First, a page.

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DATA MINING. Using Association Rules by Andrew Williamson. What is Data Mining?. A.K.A. – Knowledge Discovery in DataBases (KDD)

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data mining


Using Association Rules


Andrew Williamson

what is data mining
What is Data Mining?
  • A.K.A. – Knowledge Discovery in DataBases (KDD)
  • “Data mining is the automated extraction of hidden predictive information from databases. Data mining software allows users to analyze large databases. This can enable you to solve business decision problems, for data mining as an extension of statistics; while it doesn't solve your problems, it is the technology that can find your problems. You can build a predictive model of an ideal customer from your own databases and, using this information, build your marketing strategy or even determine the creation of new products and services.”
  • -
In short “Data mining can be defined as, “the non-trivial extraction of implicit, previously unknown, and potentially useful information from data” ”.
an example of association
An example of Association

“A simple example of data mining is its use in a retail sales department. If a store tracks the purchases of a customer and notices that a customer buys a lot of silk shirts, the data mining system will make a correlation between that customer and silk shirts…

association example cont
Association example cont.

…The sales department will look at that information and may begin direct mail marketing of silk shirts to that customer, or it may alternatively attempt to get the customer to buy a wider range of products. In this case, the data mining system used by the retail store discovered new information about the customer that was previously unknown to the company. “

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association rules
Association Rules
  • Using Association Rules, X  Y, helps to identify shopping trends over a given amount of time
  • 1) Support
  • 2) Confidence
association rules cont
Association Rules Cont.
  • 1) Support
    • The ratio of transactions that contain both an item X and an item Y, over all transactions.
      • P(X U Y)
    • Measures the significance of the given rule.
association rules8
Association Rules..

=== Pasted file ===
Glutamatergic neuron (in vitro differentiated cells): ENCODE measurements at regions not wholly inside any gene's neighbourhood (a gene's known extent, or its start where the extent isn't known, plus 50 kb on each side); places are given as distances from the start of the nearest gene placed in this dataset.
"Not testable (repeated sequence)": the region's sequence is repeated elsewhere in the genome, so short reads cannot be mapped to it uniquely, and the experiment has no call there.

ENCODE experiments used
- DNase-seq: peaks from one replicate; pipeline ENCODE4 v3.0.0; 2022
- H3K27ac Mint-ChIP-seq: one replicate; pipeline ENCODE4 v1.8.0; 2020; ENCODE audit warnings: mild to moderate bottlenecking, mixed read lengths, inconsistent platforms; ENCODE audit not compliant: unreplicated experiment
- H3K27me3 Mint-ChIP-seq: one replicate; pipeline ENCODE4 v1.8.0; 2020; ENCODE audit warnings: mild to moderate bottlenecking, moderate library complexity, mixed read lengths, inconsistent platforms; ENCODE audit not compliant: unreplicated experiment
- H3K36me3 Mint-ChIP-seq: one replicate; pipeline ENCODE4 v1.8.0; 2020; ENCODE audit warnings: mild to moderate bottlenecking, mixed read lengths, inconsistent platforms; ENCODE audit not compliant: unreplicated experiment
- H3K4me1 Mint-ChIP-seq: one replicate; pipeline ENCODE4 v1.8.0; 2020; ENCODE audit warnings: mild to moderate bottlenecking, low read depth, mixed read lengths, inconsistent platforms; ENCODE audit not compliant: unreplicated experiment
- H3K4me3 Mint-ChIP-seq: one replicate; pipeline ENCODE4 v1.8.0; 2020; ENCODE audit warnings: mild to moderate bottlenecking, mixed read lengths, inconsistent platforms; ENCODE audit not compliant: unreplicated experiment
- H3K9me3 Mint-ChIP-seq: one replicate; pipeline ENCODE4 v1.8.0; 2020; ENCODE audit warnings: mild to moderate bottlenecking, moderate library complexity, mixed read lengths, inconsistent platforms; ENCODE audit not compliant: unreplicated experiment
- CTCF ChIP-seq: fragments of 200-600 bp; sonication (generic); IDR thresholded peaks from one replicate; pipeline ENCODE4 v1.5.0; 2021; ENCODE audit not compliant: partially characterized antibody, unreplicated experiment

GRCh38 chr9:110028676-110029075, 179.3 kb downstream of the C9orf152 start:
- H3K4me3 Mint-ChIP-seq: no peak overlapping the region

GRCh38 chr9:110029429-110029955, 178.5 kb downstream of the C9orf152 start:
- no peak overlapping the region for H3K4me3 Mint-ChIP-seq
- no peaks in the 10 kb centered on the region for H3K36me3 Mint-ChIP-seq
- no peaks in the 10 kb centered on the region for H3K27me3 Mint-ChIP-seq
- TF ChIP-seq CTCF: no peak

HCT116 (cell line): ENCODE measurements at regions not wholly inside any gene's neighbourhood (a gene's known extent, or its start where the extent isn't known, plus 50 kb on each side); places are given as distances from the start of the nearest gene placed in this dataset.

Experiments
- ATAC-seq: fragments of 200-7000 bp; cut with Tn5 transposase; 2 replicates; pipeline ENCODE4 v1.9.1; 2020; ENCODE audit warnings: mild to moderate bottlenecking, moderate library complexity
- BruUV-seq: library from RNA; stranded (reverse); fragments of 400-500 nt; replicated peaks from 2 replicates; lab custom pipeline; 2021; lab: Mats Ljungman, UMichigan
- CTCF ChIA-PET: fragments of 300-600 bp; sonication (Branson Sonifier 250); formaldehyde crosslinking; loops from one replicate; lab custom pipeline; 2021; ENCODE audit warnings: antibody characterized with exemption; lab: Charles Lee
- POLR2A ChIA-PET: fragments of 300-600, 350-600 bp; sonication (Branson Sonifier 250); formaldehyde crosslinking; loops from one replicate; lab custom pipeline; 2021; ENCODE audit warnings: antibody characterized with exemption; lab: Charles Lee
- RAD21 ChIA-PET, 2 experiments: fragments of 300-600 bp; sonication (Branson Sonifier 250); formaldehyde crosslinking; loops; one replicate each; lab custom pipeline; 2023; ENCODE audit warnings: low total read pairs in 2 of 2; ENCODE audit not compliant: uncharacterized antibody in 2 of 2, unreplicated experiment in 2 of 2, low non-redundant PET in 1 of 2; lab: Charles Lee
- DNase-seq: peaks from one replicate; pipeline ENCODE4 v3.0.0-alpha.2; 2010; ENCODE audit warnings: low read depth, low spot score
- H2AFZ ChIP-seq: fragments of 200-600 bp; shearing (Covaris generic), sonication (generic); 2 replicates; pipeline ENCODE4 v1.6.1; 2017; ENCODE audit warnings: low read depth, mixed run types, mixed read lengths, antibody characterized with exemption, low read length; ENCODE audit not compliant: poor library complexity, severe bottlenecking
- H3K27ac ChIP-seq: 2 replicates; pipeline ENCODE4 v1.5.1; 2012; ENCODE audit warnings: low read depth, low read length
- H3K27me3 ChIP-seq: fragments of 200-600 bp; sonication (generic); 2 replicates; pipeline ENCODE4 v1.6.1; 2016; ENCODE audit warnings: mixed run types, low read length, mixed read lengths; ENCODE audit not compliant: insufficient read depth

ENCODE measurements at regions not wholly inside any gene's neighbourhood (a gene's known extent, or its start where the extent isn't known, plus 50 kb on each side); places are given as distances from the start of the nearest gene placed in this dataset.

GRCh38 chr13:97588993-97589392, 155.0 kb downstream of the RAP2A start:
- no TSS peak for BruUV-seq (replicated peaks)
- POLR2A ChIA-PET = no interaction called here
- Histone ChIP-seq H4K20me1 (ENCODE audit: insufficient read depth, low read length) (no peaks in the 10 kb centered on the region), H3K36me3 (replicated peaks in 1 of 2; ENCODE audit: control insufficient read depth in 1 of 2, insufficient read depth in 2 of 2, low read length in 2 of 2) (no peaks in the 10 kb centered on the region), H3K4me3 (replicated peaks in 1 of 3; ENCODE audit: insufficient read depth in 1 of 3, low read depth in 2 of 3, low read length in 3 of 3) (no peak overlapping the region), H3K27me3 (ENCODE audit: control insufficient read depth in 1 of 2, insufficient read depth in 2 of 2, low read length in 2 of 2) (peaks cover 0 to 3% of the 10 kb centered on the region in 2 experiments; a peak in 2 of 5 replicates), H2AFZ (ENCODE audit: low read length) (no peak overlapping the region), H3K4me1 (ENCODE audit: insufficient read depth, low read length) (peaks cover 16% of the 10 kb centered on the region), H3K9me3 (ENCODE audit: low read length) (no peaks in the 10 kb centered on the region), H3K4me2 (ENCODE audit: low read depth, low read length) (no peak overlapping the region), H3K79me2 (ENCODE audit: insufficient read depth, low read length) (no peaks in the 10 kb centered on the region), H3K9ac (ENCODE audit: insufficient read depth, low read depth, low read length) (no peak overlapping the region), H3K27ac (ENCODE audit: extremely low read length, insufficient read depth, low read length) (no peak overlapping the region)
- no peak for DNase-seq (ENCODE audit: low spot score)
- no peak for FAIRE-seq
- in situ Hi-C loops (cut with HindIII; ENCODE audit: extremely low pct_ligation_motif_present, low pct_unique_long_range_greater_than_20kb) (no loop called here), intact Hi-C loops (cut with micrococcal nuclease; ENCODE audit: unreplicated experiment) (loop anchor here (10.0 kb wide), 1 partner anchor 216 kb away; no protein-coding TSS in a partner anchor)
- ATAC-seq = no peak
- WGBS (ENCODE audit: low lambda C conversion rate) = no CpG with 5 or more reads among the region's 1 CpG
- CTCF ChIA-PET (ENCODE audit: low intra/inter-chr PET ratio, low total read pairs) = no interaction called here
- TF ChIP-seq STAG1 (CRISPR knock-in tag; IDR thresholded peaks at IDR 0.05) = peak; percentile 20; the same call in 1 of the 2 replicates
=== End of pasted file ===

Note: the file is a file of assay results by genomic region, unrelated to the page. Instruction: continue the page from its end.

• 2) Confidence
    • The ratio of transactions containing X, and also contains Y.
      • P(X U Y) / P( X )
    • Measures the strength of the correlation of the given rule.
association rules9
Association Rules…
  • The Association rules X  Y with a support and confidence ratio of 50% or more are considered to be meaningful and therefore are kept, otherwise the rule will be discarded or ignored.
2 phases of association rules
2 Phases of Association Rules
  • When considering an association rule to examine follow these 2 steps:
  • Phase 1
    • List together all rules with a high support ratio.
    • A.K.A. – The Frequent Itemset.
  • Phase 2
    • List together all rules with a high Confidence ratio from the Frequent Itemset group.
extended association rules
Extended Association Rules
  • Standard Association Rules express a correlation between values of a single dimensional schema.
  • While, more meaningful associations may be discovered when incorporating multi - dimensional schemas
extended association rules cont
Extended Association Rules cont.
  • A Simple Example:
    • Sleeping bags  Tents
      • This alone, seems obvious and not useful.
    • Sleeping bags  Tents ( region=north, season=summer)
      • more meaningful incorporating region and season of transactions.
extended association rules cont13
Extended Association Rules cont..
  • More meaningful information may be associated by augmenting the original Association Rules
    • X  Y (Z)
      • Transactions which satisfy Z and contain X, are more likely to contain Y as well.
work cited
Work Cited